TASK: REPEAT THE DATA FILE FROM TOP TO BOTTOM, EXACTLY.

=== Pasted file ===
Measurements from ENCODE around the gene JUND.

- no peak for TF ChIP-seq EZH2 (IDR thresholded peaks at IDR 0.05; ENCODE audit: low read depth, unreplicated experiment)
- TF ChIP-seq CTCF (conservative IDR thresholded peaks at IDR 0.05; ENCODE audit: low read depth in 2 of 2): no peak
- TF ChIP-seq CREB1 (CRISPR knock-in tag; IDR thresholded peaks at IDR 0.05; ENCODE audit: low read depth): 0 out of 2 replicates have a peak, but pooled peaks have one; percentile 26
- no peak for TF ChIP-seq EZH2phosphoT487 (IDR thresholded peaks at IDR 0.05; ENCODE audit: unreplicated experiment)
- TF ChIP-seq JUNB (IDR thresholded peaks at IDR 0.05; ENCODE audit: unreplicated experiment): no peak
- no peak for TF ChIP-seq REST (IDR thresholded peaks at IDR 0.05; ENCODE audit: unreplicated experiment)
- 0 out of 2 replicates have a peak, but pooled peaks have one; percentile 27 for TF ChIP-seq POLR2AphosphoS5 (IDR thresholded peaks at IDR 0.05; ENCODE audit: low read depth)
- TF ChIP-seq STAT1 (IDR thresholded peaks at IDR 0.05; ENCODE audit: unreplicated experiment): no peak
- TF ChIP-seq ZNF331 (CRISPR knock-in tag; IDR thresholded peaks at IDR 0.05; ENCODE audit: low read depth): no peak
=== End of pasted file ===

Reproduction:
Measurements from ENCODE around the gene JUND.

- no peak for TF ChIP-seq EZH2 (IDR thresholded peaks at IDR 0.05; ENCODE audit: low read depth, unreplicated experiment)
- TF ChIP-seq CTCF (conservative IDR thresholded peaks at IDR 0.05; ENCODE audit: low read depth in 2 of 2): no peak
- TF ChIP-seq CREB1 (CRISPR knock-in tag; IDR thresholded peaks at IDR 0.05; ENCODE audit: low read depth): 0 out of 2 replicates have a peak, but pooled peaks have one; percentile 26
- no peak for TF ChIP-seq EZH2phosphoT487 (IDR thresholded peaks at IDR 0.05; ENCODE audit: unreplicated experiment)
- TF ChIP-seq JUNB (IDR thresholded peaks at IDR 0.05; ENCODE audit: unreplicated experiment): no peak
- no peak for TF ChIP-seq REST (IDR thresholded peaks at IDR 0.05; ENCODE audit: unreplicated experiment)
- 0 out of 2 replicates have a peak, but pooled peaks have one; percentile 27 for TF ChIP-seq POLR2AphosphoS5 (IDR thresholded peaks at IDR 0.05; ENCODE audit: low read depth)
- TF ChIP-seq STAT1 (IDR thresholded peaks at IDR 0.05; ENCODE audit: unreplicated experiment): no peak
- TF ChIP-seq ZNF331 (CRISPR knock-in tag; IDR thresholded peaks at IDR 0.05; ENCODE audit: low read depth): no peak